are natural. This is sometimes phrased as being natural with respect to Kleisli morphisms. They also trivially interact well with the strength morphisms in \mathsf{Set}. In more general categories, there is a bijection between:

  • Families of morphisms U_{\mathbb{T}}^n(X) \rightarrow U_{\mathbb{T}}(X) Kleisli natural in X, and interacting well with monad strength. These are referred to as algebraic operations.
  • Morphisms 1 \rightarrow \mathbb{T}(m), referred to as generic effects.

To give a denotational semantics for a serious programming language, a lot more details need filling in. The category \mathsf{Set} is not suitable for realistic work, but is certainly a helpful way to build up the basic intuitions.

Evaluating computations

Now we have some tools for building up elements of \mathbb{T}(X), what can we do with them? The unit and multiplication of a monad have types \mathsf{Id} \Rightarrow \mathbb{T} and \mathbb{T}^2 \Rightarrow \mathbb{T}, so so they give us no way “out of the monad”.

What we are looking for is a systematic way of building well-behaved maps of type \mathbb{T}(X) \rightarrow Y for some Y. The key idea is to recall the Eilenberg-Moore adjunction. For a set X, the free algebra over X is:

F^{\mathbb{T}}(X) = (\mathbb{T}(X), \mu_X)

The universal property of this adjunction means that if we can identity another Eilenberg-Moore algebra (Y,\xi), and a homomorphism

h : X \rightarrow Y

these bijectively corresponds to algebra homomorphisms:

F^{\mathbb{T}}(X) \xrightarrow{\hat{h}} (Y,\xi)

That is, morphisms

\mathbb{T}(X) \rightarrow Y

respecting the algebraic structure. It is worth considering the roles of these components:

  1. The homomorphism h : X \rightarrow Y specifies how values should be interpreted.
  2. The algebra (Y, \xi) specifies how the structure used to build up an effectful computation should be evaluated, in a manner respecting the structure encoded by the monad.

As usual, this is probably best understood by considering some examples.

Example: For the exception monad over E, an Eilenberg-Moore algebra (Y, \xi : Y + E \rightarrow Y) must act as the identity on the left component of the coproduct, and send each element of the right component to any value of its choosing in Y. In other words, we specify a default value to take for each of the exceptions that might be raised. Given a function h : X \rightarrow Y, the induced algebra morphism will map values according to h, and otherwise chose the value specified by \xi when it encounters a raised exception.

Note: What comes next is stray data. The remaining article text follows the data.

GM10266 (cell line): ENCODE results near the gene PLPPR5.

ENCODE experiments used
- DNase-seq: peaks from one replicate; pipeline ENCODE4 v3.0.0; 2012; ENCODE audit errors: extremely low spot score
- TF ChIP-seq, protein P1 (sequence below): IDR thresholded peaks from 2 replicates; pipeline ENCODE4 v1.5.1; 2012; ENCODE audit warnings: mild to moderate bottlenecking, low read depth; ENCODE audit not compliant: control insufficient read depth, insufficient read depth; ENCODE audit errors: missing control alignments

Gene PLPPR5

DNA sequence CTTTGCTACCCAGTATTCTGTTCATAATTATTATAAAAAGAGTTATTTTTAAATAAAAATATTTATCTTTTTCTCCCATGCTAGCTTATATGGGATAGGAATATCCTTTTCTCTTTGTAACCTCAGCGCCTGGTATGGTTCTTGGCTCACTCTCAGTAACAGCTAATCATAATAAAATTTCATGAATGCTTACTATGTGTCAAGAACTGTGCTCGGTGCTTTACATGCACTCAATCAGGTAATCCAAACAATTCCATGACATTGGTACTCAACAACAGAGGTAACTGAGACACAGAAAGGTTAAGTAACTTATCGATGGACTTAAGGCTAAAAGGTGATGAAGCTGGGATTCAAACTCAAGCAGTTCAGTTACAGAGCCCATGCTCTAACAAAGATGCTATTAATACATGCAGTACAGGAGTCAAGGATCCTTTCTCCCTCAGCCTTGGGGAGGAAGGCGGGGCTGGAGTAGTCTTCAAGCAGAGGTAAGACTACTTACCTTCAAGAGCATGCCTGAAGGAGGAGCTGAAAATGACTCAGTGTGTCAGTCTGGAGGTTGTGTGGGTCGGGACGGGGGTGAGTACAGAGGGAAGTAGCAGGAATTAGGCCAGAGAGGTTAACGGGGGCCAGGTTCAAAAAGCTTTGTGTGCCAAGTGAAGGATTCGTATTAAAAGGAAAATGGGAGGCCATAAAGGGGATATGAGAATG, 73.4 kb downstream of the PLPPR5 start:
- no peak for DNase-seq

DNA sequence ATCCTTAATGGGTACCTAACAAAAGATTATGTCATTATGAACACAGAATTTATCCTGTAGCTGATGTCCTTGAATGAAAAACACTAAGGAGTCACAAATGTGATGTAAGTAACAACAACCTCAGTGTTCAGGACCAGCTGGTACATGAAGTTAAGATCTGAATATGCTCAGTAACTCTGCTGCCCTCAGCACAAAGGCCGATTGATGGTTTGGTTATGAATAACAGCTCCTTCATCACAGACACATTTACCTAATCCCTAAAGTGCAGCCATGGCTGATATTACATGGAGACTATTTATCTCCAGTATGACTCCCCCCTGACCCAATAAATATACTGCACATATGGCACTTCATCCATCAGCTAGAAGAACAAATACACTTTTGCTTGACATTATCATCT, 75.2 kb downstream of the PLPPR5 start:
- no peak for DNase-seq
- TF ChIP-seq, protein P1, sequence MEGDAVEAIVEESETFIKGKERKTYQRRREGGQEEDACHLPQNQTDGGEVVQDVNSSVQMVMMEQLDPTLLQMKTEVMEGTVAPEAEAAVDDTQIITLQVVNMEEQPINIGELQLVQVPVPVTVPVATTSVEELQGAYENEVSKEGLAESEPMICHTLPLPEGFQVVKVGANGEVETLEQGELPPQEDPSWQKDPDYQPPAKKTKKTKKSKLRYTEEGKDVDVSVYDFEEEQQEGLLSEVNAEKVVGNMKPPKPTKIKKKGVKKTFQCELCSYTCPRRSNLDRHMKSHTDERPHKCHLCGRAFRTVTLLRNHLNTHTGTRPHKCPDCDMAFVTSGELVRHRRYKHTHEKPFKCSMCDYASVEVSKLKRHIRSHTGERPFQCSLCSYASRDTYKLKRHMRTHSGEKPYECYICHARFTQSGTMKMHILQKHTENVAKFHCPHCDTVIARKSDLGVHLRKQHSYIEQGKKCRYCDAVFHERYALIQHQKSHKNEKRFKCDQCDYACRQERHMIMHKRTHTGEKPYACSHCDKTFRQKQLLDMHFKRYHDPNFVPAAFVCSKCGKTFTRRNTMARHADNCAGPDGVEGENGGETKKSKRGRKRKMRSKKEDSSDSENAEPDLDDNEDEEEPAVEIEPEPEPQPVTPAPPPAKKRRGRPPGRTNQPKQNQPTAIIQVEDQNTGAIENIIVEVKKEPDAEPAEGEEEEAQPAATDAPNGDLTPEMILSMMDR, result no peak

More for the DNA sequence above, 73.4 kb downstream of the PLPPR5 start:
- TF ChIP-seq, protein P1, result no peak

Example: For the finite powerset monad \mathbb{P}, giving an Eilenberg-Moore algebra is equivalent to specifying a join semilattice structure. For example, we can consider the Eilenberg-Moore algebra on the natural numbers \mathbb{N} specified by taking the maximum of pairs of elements, and bottom value 0. The resulting homomorphism \mathbb{P}(\mathbb{N}) \rightarrow \mathbb{N} induced by the identity will map a finite set to its maximum value (inevitably defaulting to 0 if the set is empty).

Example: The pattern for the list monad is similar. An Eilenberg-Moore algebra is a monoid, so we must specify a multiplication and unit element. For example if X is the set of two by two matrices over the natural numbers, this carries a monoid structure under matrix multiplication. The identity on X then induces a map \mathbb{L}(X) \rightarrow X that multiplies a list of matrices together from left to right. Note that this example fundamentally exploits the fact that the multiplication operation is not forced to be commutative.

The ideas in this section are the basics of what are known as effect handlers. As with algebraic operations, to produce a denotational semantics for a realistic programming language, and more complex handlers, there are many details to take care of, and we must move beyond \mathsf{Set}. However, this simplified setting is sufficient to illustrate the key ideas, without dealing with distracting technical details.


We have have seen the basic mathematical machinery to build effectful computations within a monad, and also how to evaluate these computation to values. The main points are:

  • The morphisms that allow us to build elements of \mathbb{T}(X) arise naturally from an algebraic presentation of the monad.
  • The morphisms that allow us to evaluate computations in \mathbb{T}(X) require us to make choices as to how that evaluation should proceed, specifically a suitable Eilenberg-Moore algebra, and then exploit the universal property of free algebras.

The literature in this area contains many nice examples, and is enjoyable to read. For algebraic operations and generic effects, search for work of Plotkin and Power, and for effect handlers, the work of Pretnar, Plotkin and Bauer are good places to start reading. There is a lot more to these topics than the details we have sketched here, so it is well worth exploring further.

We have also been limited in our example by the relatively simple monads we have introduced so far. We will see more interesting monads from a computational perspective in later posts.